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Administration Revises District Drug and Alcohol Policy

The infographic above shows a direct quote from the current Drug and Alcohol Policy at WHS. This is completely new to the policy and added as a result of increased adulteration from students. Infographic by Katie Allen.

A district-wide email was sent out on October 19 from Dr. Suber concerning a revision of the alcohol, drug, and nicotine policy. Within his email, Dr. Suber explained the reason for the revision writing, “These updates align with best practices and are designed better to help students in their potential battles with addiction rather than punish them.”
While some changes to the policy are minor language changes, other parts of the update include new additions covering cases of adulteration. The National Institution of Health defines urine drug testing adulteration as, “a practice involving manipulation of a urine specimen with chemical adulterants to produce a false negative test result.” The school has seen an increase in the number of cases of adulteration.
“We want to come to a point where we can really help kids,” Dr. Suber said. “So what I noticed is that there was an uptake in kids getting caught falsifying a sample . . . The whole point of drug testing is to make sure kids are getting help.”
The revisions focus on adding more layers to the current policy to put less emphasis on positive tests. The administration feels it is better to have a student test positive so they can get the help they need than to falsify their sample.
“It’s here more to discourage people from having to feel the need to adult their sample,” Dr. Suber said. “It’s here to help you, not here to punish you. So we wanted to make sure that the policy was geared more to helping students and not hurting students.”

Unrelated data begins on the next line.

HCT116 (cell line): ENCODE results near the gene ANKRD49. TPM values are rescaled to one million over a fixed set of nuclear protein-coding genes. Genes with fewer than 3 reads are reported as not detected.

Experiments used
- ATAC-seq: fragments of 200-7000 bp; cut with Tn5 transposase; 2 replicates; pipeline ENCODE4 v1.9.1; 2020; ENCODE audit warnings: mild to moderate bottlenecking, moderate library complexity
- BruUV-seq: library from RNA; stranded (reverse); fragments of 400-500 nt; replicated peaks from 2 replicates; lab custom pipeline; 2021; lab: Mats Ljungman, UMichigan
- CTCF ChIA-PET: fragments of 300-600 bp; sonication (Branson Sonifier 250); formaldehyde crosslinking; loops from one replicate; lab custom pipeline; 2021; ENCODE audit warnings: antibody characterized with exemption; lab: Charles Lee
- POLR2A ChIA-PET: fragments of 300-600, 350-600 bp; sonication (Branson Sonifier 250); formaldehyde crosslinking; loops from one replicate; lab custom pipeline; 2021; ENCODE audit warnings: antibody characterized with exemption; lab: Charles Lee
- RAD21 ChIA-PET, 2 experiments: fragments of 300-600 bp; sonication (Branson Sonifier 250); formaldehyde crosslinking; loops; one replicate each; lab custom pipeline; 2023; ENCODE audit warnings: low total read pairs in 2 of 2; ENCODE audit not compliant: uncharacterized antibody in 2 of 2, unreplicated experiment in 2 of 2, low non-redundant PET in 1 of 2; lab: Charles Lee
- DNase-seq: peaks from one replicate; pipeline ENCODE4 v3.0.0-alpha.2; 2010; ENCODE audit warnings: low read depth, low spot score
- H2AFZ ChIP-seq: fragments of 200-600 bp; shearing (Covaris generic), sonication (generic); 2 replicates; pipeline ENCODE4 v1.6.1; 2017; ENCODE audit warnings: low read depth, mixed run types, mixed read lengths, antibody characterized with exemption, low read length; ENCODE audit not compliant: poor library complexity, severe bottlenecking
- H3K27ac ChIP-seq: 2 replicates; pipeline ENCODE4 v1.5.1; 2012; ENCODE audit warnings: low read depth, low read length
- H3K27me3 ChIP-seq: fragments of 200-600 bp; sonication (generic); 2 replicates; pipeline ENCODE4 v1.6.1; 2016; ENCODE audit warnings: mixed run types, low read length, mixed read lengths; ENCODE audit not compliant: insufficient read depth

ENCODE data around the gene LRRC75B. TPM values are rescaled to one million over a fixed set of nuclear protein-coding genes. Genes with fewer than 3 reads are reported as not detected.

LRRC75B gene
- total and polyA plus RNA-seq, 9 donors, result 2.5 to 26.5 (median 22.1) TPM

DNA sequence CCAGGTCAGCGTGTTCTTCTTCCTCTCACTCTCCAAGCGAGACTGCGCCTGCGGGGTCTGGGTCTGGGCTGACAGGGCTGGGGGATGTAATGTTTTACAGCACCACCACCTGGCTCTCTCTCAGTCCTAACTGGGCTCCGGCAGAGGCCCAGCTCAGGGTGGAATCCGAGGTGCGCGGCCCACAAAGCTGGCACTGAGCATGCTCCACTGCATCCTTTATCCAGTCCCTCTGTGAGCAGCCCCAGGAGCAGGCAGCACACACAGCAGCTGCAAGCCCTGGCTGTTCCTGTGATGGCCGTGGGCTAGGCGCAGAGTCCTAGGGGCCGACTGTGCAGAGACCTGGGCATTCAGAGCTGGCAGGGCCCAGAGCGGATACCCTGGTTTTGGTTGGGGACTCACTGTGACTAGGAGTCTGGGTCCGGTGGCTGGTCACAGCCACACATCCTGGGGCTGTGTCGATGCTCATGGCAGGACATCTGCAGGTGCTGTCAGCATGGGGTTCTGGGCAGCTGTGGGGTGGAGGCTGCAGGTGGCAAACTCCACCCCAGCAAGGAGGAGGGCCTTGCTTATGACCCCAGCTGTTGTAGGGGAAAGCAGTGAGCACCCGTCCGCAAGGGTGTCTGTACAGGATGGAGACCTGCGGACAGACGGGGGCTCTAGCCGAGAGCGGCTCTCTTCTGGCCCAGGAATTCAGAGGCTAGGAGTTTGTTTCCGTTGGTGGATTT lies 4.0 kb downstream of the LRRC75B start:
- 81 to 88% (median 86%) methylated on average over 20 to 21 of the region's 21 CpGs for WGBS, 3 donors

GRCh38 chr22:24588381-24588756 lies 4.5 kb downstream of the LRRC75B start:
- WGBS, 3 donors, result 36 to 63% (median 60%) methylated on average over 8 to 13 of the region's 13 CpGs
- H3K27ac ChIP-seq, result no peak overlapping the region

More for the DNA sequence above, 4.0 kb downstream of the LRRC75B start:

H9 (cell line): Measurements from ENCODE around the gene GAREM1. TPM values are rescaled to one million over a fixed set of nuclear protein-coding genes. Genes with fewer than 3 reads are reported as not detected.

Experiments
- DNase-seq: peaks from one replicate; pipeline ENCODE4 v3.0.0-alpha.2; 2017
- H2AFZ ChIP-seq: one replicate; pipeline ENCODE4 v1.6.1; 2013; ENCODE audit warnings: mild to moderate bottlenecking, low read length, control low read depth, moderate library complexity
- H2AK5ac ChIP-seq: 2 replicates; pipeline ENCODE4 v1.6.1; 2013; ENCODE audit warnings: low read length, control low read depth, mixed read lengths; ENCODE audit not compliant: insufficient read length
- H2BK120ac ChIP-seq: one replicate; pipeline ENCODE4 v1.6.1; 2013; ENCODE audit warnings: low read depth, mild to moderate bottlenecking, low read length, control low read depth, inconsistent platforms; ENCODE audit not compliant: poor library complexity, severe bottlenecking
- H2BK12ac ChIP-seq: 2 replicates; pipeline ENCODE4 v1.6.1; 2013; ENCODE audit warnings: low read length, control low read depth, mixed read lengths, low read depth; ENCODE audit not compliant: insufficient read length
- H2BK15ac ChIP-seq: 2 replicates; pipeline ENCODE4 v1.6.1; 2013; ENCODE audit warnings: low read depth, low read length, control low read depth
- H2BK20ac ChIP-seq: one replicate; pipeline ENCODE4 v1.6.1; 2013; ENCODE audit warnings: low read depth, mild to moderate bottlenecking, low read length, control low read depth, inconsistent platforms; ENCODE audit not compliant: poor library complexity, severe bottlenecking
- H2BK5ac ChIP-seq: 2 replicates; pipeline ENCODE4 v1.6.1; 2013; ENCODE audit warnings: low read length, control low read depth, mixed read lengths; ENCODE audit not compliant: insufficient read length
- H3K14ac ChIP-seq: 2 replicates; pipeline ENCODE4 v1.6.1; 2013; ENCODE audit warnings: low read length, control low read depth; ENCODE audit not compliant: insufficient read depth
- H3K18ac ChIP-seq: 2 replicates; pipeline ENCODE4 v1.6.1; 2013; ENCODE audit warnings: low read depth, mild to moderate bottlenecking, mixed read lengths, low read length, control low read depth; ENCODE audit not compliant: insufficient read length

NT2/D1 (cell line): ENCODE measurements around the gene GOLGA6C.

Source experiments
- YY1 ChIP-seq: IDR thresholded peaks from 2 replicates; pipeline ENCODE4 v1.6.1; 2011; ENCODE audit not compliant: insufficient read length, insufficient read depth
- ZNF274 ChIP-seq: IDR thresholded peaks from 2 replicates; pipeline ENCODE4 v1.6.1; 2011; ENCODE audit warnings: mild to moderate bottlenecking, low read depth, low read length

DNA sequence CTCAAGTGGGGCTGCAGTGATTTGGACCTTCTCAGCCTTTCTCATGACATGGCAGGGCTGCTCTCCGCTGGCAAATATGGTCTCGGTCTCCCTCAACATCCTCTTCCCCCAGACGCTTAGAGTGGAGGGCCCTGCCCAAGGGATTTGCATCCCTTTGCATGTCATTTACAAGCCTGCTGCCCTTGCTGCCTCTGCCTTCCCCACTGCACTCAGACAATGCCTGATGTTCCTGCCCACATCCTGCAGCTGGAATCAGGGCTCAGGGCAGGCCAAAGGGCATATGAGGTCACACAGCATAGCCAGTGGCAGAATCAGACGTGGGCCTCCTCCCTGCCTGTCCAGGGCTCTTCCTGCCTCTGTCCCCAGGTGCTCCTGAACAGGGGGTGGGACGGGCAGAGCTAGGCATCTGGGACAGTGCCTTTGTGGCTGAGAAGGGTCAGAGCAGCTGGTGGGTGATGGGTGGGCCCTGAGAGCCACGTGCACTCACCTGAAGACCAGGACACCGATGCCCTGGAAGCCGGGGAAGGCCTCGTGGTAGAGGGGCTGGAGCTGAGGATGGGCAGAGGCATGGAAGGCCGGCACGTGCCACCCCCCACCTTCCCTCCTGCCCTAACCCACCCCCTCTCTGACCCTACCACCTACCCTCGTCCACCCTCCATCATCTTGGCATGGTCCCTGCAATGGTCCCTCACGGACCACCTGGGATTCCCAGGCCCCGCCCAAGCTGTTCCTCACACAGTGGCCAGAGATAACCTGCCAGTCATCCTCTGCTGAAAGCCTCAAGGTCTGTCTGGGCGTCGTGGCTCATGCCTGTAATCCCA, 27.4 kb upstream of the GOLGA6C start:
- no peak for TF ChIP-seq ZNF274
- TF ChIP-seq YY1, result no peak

Another portion of the new additions covers outside-of-school testing locations. If for example, a student is in the school building but unable to take the test during the times available, the student can take their test at an outside testing facility, such as a hospital.
The policy states, “If the random tests are not able to be completed at the student’s school through the process described in this policy, the tests must be completed by a facility that follows chain-of-custody procedures and uses a SAMHSA-certified toxicology laboratory.”
At the next School Board meeting an additional change will be made to the policy, this update will change the policy to align with a law change in 2019 that slipped by past revisions.

The picture above shows the passes students receive when excused from class for random drug testing. These passes can go out to hundreds of students throughout one day of testing.  Photo by Katie Allen.
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Katie Allen, Print Editor-in Chief
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